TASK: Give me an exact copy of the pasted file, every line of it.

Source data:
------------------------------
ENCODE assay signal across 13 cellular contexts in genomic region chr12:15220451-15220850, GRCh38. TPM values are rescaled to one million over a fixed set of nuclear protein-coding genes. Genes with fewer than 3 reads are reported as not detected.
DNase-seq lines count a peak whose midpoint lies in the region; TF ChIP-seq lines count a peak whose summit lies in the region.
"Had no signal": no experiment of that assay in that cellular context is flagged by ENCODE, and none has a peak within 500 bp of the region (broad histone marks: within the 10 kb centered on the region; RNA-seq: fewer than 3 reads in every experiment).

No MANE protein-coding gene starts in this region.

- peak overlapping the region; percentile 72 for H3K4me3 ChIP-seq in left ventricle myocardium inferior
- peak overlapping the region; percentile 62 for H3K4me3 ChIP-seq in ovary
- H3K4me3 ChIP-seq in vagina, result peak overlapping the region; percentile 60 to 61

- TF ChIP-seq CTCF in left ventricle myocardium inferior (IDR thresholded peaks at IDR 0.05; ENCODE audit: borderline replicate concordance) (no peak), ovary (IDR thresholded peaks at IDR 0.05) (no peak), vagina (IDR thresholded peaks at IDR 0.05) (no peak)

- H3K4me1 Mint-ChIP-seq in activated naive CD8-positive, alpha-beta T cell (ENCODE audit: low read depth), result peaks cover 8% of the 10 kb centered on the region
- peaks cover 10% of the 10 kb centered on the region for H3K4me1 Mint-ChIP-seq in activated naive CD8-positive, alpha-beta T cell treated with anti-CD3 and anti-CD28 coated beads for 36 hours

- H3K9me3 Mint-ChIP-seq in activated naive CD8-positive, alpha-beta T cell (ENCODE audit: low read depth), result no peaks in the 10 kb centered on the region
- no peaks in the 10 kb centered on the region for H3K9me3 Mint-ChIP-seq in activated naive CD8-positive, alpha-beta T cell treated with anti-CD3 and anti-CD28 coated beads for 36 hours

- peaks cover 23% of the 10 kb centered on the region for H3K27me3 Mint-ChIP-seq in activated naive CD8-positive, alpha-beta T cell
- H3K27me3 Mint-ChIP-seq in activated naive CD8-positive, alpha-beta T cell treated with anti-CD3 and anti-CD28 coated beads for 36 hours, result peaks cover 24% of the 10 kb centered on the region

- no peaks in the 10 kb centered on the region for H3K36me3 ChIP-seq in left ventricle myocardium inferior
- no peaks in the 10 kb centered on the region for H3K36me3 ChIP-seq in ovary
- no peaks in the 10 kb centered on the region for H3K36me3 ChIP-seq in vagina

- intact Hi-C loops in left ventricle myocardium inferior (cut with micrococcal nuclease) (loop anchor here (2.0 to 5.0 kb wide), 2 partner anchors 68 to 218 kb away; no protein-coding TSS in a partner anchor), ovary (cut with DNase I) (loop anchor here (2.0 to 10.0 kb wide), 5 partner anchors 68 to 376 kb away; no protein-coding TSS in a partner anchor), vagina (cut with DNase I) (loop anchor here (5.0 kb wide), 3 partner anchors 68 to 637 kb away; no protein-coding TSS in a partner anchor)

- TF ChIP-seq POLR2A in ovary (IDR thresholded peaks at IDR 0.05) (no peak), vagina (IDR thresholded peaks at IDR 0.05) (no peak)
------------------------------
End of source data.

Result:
ENCODE assay signal across 13 cellular contexts in genomic region chr12:15220451-15220850, GRCh38. TPM values are rescaled to one million over a fixed set of nuclear protein-coding genes. Genes with fewer than 3 reads are reported as not detected.
DNase-seq lines count a peak whose midpoint lies in the region; TF ChIP-seq lines count a peak whose summit lies in the region.
"Had no signal": no experiment of that assay in that cellular context is flagged by ENCODE, and none has a peak within 500 bp of the region (broad histone marks: within the 10 kb centered on the region; RNA-seq: fewer than 3 reads in every experiment).

No MANE protein-coding gene starts in this region.

- peak overlapping the region; percentile 72 for H3K4me3 ChIP-seq in left ventricle myocardium inferior
- peak overlapping the region; percentile 62 for H3K4me3 ChIP-seq in ovary
- H3K4me3 ChIP-seq in vagina, result peak overlapping the region; percentile 60 to 61

- TF ChIP-seq CTCF in left ventricle myocardium inferior (IDR thresholded peaks at IDR 0.05; ENCODE audit: borderline replicate concordance) (no peak), ovary (IDR thresholded peaks at IDR 0.05) (no peak), vagina (IDR thresholded peaks at IDR 0.05) (no peak)

- H3K4me1 Mint-ChIP-seq in activated naive CD8-positive, alpha-beta T cell (ENCODE audit: low read depth), result peaks cover 8% of the 10 kb centered on the region
- peaks cover 10% of the 10 kb centered on the region for H3K4me1 Mint-ChIP-seq in activated naive CD8-positive, alpha-beta T cell treated with anti-CD3 and anti-CD28 coated beads for 36 hours

- H3K9me3 Mint-ChIP-seq in activated naive CD8-positive, alpha-beta T cell (ENCODE audit: low read depth), result no peaks in the 10 kb centered on the region
- no peaks in the 10 kb centered on the region for H3K9me3 Mint-ChIP-seq in activated naive CD8-positive, alpha-beta T cell treated with anti-CD3 and anti-CD28 coated beads for 36 hours

- peaks cover 23% of the 10 kb centered on the region for H3K27me3 Mint-ChIP-seq in activated naive CD8-positive, alpha-beta T cell
- H3K27me3 Mint-ChIP-seq in activated naive CD8-positive, alpha-beta T cell treated with anti-CD3 and anti-CD28 coated beads for 36 hours, result peaks cover 24% of the 10 kb centered on the region

- no peaks in the 10 kb centered on the region for H3K36me3 ChIP-seq in left ventricle myocardium inferior
- no peaks in the 10 kb centered on the region for H3K36me3 ChIP-seq in ovary
- no peaks in the 10 kb centered on the region for H3K36me3 ChIP-seq in vagina

- intact Hi-C loops in left ventricle myocardium inferior (cut with micrococcal nuclease) (loop anchor here (2.0 to 5.0 kb wide), 2 partner anchors 68 to 218 kb away; no protein-coding TSS in a partner anchor), ovary (cut with DNase I) (loop anchor here (2.0 to 10.0 kb wide), 5 partner anchors 68 to 376 kb away; no protein-coding TSS in a partner anchor), vagina (cut with DNase I) (loop anchor here (5.0 kb wide), 3 partner anchors 68 to 637 kb away; no protein-coding TSS in a partner anchor)

- TF ChIP-seq POLR2A in ovary (IDR thresholded peaks at IDR 0.05) (no peak), vagina (IDR thresholded peaks at IDR 0.05) (no peak)